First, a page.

Speaking from experience: it’s incredibly hard to keep team morale and focus high in that time before a business finds its legs. On the off chance that you manage to hire a strong engineering team to build an MVP quickly, what do you do with them when you realize that your focus needs to shift outward towards talking with customers to better understand the domain? How do you keep them focused on the customer when the only “customers” are theoretical? I can’t say if “idle hands are the devil’s plaything”, but in my experience they’re certainly the plaything of company self-doubt – particularly by individuals who want to churn out steady, high-quality work. You can’t build or market or sell a product that you’re still trying to understand yourself. Navigating the time before product/market fit requires a kind of mental marathon that few people can or want to run.
In summary: I think venture capital is likely the only way to build a certain kind of massive business. However, there are lots of other types of businesses out there that require a lot lower risk tolerance, have a higher “expected utility” in terms of the money generated (if not absolute expected dollar returns, due to the power law distribution of returns), and frankly require a whole lot less bullshit.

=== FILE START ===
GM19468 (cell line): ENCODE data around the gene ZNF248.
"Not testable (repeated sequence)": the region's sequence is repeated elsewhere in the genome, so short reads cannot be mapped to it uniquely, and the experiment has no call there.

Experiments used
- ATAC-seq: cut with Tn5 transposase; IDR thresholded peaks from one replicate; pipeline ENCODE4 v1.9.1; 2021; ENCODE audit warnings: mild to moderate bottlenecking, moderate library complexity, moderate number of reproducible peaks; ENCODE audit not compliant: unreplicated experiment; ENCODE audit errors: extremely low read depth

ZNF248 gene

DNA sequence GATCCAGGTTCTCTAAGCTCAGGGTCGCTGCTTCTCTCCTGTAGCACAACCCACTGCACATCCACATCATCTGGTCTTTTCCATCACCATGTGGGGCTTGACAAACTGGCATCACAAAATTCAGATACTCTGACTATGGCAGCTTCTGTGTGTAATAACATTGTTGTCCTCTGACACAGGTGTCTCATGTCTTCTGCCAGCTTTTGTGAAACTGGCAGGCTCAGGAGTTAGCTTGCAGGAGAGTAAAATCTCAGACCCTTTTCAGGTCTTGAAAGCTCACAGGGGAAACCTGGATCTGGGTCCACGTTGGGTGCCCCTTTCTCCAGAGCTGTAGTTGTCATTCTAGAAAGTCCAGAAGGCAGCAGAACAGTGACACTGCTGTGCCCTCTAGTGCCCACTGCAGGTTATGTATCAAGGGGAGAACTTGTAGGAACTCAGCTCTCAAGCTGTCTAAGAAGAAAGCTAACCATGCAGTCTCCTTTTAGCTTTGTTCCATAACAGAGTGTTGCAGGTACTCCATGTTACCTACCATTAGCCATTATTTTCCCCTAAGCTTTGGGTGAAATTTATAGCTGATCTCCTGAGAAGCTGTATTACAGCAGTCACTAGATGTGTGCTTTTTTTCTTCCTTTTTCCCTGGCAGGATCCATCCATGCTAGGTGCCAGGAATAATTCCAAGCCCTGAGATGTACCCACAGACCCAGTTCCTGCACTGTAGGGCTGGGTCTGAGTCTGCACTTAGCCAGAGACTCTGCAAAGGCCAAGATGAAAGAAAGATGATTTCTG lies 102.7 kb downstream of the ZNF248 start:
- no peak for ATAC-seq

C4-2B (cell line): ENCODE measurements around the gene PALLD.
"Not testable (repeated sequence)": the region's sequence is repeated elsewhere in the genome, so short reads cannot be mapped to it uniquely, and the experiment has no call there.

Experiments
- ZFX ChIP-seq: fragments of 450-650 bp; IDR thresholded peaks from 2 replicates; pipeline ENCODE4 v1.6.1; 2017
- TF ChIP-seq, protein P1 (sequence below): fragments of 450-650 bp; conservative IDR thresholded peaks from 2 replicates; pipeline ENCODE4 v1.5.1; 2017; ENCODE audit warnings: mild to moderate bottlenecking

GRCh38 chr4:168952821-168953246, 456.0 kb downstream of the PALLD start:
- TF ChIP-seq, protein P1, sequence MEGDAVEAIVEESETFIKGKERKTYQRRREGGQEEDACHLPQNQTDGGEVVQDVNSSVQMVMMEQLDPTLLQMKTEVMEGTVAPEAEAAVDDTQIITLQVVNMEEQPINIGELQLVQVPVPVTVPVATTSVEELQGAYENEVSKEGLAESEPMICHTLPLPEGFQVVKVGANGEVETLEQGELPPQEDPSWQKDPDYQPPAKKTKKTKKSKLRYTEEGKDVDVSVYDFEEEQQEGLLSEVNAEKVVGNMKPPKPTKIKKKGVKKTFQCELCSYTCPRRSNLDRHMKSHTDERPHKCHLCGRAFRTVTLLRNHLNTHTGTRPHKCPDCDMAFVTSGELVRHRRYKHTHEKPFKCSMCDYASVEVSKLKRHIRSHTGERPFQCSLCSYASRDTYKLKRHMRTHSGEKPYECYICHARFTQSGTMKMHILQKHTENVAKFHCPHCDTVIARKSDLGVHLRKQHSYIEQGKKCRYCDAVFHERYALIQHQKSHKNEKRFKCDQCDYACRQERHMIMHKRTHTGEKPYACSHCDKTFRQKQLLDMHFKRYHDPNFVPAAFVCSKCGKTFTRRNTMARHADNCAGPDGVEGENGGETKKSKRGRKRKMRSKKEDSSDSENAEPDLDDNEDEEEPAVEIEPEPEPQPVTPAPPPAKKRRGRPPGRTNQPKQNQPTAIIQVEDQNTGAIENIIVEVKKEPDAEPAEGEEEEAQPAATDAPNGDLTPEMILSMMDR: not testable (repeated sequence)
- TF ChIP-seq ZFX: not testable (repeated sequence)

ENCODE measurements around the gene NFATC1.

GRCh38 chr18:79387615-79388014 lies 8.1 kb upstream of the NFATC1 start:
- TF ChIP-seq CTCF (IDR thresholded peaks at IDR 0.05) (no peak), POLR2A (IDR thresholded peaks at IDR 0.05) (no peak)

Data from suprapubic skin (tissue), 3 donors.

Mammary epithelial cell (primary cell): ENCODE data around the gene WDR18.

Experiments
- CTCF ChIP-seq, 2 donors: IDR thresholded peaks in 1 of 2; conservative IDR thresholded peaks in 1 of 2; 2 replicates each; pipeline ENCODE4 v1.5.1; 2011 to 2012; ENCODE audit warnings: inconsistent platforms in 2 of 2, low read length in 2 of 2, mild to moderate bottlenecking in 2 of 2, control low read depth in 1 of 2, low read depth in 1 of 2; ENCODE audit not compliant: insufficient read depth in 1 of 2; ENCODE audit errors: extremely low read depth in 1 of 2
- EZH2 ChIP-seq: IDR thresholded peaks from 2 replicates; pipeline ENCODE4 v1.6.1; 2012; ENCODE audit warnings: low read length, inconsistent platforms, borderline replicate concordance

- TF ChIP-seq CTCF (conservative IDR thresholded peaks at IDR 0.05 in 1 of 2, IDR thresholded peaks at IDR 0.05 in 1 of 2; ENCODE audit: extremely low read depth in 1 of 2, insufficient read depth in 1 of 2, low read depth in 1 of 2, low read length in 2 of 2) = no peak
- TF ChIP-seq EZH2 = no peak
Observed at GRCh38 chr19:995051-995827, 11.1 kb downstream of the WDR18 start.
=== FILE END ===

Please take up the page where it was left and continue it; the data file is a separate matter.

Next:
The key to building these businesses is that you need to be more creative in how to bridge that pre-revenue gap: can you work nights and weekends? Can you raise funding based on early customer conversations from angel investors or friends and put sufficiently clear expectations on your future goals? Can you self-fund? These are worthwhile questions to ponder: venture capital certainly isn’t free capital and you should understand the cost before you accept it.